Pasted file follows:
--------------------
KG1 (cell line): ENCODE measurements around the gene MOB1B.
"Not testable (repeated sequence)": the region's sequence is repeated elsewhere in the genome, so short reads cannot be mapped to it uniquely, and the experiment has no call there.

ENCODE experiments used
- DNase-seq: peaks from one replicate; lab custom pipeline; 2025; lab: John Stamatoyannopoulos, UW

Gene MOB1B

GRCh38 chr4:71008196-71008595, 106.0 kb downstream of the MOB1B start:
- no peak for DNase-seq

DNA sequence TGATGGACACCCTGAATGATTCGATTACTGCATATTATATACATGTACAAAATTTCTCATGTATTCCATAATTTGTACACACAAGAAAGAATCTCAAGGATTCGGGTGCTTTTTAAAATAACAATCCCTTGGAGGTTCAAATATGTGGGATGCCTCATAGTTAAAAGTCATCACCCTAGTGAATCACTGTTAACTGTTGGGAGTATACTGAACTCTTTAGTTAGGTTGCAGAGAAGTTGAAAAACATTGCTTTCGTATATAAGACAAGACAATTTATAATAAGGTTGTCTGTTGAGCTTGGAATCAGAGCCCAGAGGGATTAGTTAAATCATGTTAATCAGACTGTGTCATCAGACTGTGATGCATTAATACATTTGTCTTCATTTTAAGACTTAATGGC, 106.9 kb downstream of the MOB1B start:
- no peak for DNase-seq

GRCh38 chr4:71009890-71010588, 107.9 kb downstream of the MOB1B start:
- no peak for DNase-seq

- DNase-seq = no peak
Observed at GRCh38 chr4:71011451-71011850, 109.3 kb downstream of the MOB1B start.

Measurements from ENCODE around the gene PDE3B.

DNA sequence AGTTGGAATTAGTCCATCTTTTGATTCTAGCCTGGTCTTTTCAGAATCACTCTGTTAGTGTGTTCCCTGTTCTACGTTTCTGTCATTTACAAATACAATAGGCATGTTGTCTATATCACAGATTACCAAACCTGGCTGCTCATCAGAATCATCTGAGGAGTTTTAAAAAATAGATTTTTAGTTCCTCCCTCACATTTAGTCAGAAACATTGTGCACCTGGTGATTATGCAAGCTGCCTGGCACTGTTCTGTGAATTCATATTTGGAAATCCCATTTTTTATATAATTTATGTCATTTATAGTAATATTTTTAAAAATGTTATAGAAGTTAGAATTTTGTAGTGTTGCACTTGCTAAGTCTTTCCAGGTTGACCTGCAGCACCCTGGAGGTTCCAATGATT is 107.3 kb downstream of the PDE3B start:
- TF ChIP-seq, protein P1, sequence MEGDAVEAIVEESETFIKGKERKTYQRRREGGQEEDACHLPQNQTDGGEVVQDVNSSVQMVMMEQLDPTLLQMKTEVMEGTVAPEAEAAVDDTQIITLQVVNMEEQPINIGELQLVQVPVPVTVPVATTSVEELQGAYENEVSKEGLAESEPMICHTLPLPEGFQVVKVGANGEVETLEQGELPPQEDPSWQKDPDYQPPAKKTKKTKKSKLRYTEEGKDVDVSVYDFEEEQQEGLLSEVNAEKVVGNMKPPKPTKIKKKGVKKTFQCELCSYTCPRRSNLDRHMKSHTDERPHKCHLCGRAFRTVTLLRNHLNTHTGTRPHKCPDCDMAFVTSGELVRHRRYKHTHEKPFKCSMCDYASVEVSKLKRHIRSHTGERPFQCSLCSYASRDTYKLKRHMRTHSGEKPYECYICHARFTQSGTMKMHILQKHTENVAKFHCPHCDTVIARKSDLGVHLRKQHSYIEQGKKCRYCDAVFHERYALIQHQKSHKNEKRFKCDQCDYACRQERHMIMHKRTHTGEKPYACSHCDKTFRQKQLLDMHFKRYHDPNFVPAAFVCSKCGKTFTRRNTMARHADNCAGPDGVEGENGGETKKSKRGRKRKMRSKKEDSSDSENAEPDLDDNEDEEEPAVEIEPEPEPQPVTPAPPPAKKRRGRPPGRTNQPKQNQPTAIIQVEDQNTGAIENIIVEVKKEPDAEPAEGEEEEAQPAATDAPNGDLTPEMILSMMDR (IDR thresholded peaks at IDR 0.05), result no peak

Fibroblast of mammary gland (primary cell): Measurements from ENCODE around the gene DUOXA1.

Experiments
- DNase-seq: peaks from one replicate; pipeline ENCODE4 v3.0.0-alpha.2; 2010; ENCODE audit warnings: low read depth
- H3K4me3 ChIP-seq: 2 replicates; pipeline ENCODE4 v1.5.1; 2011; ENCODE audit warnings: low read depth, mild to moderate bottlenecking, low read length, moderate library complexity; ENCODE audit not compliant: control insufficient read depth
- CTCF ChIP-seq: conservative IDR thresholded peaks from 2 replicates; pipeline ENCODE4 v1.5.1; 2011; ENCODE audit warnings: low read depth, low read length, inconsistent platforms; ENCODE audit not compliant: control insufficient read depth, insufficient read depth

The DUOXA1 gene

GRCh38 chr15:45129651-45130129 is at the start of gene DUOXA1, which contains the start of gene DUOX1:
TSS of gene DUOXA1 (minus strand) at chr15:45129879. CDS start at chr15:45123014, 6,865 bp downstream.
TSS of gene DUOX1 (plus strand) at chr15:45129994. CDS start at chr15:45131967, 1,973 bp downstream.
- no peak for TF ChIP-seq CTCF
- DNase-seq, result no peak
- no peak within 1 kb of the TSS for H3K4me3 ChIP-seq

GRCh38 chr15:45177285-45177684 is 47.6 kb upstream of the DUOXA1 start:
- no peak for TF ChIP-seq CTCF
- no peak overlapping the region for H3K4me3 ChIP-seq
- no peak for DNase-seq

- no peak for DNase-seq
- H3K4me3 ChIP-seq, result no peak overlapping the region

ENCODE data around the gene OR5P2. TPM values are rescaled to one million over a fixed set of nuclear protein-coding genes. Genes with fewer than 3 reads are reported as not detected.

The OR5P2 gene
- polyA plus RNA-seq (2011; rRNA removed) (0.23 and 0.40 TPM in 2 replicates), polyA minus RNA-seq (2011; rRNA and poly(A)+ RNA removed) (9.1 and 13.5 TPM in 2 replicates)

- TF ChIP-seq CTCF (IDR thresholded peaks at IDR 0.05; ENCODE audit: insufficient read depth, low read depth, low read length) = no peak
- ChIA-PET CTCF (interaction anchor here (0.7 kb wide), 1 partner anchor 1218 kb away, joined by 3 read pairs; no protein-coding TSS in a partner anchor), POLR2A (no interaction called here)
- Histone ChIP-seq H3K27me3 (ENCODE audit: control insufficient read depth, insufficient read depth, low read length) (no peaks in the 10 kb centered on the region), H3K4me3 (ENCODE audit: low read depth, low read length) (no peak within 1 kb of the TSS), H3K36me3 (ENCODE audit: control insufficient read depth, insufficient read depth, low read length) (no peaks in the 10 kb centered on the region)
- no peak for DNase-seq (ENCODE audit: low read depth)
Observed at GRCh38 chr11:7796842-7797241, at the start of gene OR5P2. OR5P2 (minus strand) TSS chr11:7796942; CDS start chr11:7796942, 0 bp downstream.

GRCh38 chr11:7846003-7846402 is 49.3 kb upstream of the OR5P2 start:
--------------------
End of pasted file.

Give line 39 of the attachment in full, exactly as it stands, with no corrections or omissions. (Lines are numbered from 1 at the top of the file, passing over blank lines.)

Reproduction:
- ChIA-PET CTCF (interaction anchor here (0.7 kb wide), 1 partner anchor 1218 kb away, joined by 3 read pairs; no protein-coding TSS in a partner anchor), POLR2A (no interaction called here)